The Town of Riverhead Comprehensive
Plan Survey is now available online for
your input on your ideas and plans to
create your vision for the future
of your town, village or hamlet.
Also, please add your comments to
the interactive map on the site.
Look at how possible
new zoning may affect your area.
Click on the link below or copy link and
paste in a new tab:
Historic buildings and sites in the RLC zone will be offered an incentive for restoration in an effort by the Landmark Commission to preserve the
Main Road's historical heritage from
Route 105 to the Southold border.
Special permits may be obtained by owners who wish to enlarge their existing buildings for use as professional offices of attorneys, architects,
medical doctors or dentists, as wellness facilities
or as general offices.
In addition, if your house is a Town landmark, or is a property that contributes to the character of a designated Historic District, you can apply for a tax exemption if you’re doing an historic restoration.
The exemption from taxation applies to any increase in your property's value attributable to the alteration or restoration for the first 5 years. Then the percentage of tax exemption decreases 20% yearly for the next 5 years.
We will coordinate with EPCAL Watch to observe actions by the Town and T5 regarding the sale of this precious resource.
A letter has been sent out by EPCAL Watch to the 6,876 plus signers (as of the date of this post) of the EPCAL petition (Read and sign the Petition created by EPCAL Watch: · Riverhead Town Board: Oppose the inclusion of over 1,000 vulnerable acres in the EPCAL property sale @Change.org).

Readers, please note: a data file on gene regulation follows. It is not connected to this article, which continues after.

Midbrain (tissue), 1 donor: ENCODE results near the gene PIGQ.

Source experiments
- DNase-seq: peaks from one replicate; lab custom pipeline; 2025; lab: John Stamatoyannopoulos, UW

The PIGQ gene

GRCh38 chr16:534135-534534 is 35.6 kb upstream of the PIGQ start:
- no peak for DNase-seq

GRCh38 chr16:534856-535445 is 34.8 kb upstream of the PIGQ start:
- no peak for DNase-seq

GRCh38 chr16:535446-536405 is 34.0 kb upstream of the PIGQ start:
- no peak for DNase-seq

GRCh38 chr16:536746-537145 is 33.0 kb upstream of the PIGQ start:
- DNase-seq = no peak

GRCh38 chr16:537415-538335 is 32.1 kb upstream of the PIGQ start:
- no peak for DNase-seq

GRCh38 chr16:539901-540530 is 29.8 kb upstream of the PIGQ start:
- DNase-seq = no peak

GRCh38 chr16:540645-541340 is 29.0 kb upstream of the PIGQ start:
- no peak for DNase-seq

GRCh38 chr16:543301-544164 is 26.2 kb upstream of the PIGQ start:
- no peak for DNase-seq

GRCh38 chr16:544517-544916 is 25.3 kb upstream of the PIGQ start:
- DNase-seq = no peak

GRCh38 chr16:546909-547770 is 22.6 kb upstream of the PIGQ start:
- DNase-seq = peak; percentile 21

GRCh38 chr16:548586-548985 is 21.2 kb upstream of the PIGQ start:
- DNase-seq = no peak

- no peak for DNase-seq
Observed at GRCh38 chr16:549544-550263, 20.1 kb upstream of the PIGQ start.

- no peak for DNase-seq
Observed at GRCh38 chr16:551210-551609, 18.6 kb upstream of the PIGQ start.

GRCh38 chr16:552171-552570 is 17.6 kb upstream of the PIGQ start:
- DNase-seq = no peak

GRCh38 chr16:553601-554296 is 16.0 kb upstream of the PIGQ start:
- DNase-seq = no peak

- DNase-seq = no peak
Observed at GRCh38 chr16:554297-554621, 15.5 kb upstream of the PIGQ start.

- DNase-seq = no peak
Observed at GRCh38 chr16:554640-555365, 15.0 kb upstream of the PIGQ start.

Since its inception, the RNPC has been staunch advocates for preserving the quality of life, the area's rural character and the protection of
the water resources, agricultural areas
and historical sites.
We adamantly disagree with the decision to include these vulnerable 1,050 acres in the current sale at EPCAL. As a collective, we believe that the ten kettle hole lakes and several vernal ponds, the last largest tract of native, undisturbed grasslands in the state along with diverse woodlands that include core Pine Barrens should be protected in perpetuity.
If you agree, please click on the link below or copy and paste in your browser.
The RNPC Blog concept was initiated on the RNPC website as a project to increase participation by the member civics and promote outreach to residents and other local civics in the area.
We look forward to involving more of our fellow citizens with participating with the RNPC, an organization that advocates for the community
and their concerns. Our best defense against
over-development and special interests is an engaged and educated public that holds local government accountable.
Everyone is asked to review the current blog for available information and make suggestions for updates, additions or corrections of story content and also, new issues affecting their community.
Click on the link below or
copy and paste in your browser:
We are pleased to report that on 1/27/21 Riverhead has filed an Article 78 Supreme Court Lawsuit against CMA Mine and the DEC, the lead Agency who allowed a “Negative Declaration” on the
sand mining project.